coal

Photo of a FirstEnergy coal power plant
FIRST ENERGY / WIKIPEDIA

NOTE: This is the third of three stories examining Ohio's environmental and energy future.  

Ohio’s largest energy companies are trying to figure out what they’re going to do with their coal power plants as they navigate through a vital time in the utilities industry. Statehouse correspondent Andy Chow explores the different paths those utilities can take and what that means for Ohio residents.

photo of Sammis plant
FIRSTENERGY

Ohioans could see a new charge on their electric bills as early as June, now that state regulators have approved plans by FirstEnergy and AEP to guarantee income for struggling coal plants. But opponents of the costs say the fight isn’t over. 

Photo of a FirstEnergy coal power plant
FIRST ENERGY / WIKIPEDIA

A vote is set for tomorrow on plans from FirstEnergy and AEP that is estimated to hike customers’ electricity bills by nearly $6 billion over eight years and to generate guaranteed income for struggling coal plants.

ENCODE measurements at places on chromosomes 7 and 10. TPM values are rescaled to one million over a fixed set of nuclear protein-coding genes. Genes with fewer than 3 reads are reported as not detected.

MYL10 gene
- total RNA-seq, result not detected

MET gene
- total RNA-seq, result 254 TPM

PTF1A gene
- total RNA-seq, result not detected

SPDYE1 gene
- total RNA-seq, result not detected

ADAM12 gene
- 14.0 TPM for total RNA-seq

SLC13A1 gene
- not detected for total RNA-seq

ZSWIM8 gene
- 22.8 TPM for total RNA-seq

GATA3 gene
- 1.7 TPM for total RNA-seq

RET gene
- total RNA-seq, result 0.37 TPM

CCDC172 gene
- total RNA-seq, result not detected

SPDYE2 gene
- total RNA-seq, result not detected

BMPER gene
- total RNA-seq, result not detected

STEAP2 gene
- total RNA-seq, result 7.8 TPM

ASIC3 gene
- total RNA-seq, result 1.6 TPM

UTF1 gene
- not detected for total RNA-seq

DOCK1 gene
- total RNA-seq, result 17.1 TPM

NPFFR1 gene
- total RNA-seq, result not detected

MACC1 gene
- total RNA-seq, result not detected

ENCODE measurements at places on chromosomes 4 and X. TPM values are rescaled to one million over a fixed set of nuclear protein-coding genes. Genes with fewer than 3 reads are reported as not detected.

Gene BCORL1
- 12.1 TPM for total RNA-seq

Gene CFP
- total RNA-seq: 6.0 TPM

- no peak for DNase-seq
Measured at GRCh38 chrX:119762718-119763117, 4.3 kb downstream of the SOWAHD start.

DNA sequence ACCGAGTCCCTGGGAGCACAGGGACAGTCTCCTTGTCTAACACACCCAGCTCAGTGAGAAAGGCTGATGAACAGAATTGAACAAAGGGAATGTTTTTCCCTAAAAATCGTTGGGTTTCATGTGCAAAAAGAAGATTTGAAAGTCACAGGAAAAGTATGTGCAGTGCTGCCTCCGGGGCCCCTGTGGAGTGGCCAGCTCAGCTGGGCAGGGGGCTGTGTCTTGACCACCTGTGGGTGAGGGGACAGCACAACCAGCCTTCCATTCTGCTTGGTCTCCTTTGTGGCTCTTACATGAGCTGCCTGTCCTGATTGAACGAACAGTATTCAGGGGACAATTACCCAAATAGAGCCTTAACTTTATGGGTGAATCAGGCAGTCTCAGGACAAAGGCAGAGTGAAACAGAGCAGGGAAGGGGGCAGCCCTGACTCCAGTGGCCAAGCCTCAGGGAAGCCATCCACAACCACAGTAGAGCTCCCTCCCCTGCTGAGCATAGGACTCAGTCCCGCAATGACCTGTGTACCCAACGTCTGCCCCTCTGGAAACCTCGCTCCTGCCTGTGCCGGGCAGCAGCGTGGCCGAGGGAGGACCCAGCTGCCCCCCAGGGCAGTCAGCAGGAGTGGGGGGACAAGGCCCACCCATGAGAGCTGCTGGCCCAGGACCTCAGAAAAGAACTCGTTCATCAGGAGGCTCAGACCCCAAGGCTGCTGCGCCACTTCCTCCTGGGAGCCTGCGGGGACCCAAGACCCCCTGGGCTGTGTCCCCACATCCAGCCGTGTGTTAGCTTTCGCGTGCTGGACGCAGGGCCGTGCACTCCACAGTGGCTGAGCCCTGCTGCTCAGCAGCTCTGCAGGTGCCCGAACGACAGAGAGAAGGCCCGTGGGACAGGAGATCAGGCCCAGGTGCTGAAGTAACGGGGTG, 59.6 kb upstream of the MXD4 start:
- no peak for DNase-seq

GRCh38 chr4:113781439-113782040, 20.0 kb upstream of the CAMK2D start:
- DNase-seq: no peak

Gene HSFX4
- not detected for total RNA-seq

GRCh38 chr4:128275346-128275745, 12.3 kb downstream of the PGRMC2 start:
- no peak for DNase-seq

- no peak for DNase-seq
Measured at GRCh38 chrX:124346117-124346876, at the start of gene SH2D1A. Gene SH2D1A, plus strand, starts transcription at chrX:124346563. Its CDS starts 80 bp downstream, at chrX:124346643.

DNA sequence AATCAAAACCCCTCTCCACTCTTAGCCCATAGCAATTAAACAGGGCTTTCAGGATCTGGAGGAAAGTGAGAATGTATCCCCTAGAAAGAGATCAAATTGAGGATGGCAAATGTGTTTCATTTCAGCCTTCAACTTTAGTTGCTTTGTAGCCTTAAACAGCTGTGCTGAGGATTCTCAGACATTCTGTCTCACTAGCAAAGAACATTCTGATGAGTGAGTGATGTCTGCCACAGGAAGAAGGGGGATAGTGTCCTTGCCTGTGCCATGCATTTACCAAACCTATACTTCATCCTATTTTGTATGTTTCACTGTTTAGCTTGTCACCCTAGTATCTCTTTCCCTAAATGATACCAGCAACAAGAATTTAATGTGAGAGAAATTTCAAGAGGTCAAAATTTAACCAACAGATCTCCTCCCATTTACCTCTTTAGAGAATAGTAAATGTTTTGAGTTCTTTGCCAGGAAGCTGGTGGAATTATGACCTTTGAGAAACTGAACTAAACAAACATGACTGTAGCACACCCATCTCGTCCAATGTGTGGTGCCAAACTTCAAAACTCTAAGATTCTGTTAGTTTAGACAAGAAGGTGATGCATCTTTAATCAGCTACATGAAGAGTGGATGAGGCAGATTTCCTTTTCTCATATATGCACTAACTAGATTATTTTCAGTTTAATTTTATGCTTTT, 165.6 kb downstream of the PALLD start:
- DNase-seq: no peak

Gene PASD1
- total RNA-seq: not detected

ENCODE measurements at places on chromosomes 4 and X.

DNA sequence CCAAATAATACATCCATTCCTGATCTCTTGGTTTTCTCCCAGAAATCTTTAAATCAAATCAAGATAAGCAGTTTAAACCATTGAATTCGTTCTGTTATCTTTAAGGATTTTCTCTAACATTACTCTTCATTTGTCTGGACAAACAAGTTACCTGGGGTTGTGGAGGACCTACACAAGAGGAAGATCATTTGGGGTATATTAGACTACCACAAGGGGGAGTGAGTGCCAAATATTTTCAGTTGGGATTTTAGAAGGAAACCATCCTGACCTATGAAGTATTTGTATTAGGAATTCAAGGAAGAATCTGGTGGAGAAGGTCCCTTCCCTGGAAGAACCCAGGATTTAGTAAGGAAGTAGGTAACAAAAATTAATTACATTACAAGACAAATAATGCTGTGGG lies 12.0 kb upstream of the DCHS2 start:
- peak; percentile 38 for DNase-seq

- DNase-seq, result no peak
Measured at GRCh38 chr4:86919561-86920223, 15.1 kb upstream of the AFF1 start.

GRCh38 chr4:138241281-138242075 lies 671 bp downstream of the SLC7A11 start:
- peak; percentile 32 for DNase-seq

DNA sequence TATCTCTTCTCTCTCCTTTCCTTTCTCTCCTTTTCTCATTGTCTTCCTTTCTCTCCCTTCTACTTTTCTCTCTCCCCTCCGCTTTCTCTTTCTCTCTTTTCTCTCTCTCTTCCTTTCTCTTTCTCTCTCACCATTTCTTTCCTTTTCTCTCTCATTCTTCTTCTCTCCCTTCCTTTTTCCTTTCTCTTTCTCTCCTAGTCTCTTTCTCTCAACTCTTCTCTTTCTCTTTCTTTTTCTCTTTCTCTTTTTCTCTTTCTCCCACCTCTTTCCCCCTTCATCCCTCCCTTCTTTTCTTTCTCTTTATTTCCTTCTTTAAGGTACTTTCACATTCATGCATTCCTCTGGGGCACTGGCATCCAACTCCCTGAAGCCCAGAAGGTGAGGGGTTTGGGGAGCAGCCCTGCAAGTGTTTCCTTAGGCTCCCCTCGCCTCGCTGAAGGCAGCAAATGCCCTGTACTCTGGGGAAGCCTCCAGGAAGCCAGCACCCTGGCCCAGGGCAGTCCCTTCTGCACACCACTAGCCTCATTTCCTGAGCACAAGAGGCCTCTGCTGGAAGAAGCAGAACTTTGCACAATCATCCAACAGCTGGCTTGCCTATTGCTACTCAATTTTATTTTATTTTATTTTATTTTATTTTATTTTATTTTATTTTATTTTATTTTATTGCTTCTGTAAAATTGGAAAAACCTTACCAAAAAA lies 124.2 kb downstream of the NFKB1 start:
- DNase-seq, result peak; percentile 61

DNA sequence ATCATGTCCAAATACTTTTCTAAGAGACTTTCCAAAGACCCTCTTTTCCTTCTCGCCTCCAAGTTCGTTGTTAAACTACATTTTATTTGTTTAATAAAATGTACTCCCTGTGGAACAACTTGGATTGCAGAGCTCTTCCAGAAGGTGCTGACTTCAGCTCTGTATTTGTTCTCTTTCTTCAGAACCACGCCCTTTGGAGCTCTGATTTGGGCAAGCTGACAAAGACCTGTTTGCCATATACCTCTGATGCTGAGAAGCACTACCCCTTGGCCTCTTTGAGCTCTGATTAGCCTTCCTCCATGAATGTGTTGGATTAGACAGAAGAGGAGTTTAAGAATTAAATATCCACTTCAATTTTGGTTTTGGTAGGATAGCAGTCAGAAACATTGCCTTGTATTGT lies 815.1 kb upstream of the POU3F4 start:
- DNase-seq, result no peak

Institute for Energy Economics and Financial Analysis logo
Institute for Energy Economics and Financial Analysis

 A new study is providing more ammunition for opponents against the so-called coal plant bailout proposed by two electric utilities. 

The report from the Institute for Energy Economics and Financial Analysis , or IEEFA, says FirstEnergy’s plan to guarantee a profit for their struggling coal plants would cost consumers $4 billion.

Timmons
ANDY CHOW / OHIO PUBLIC RADIO

Advocates for clean energy usually lean on the environmental benefits of the technology, but one group says their effort is more personal.

 

For Michele Timmons, her fight for cleaner air and cleaner water is a family matter.

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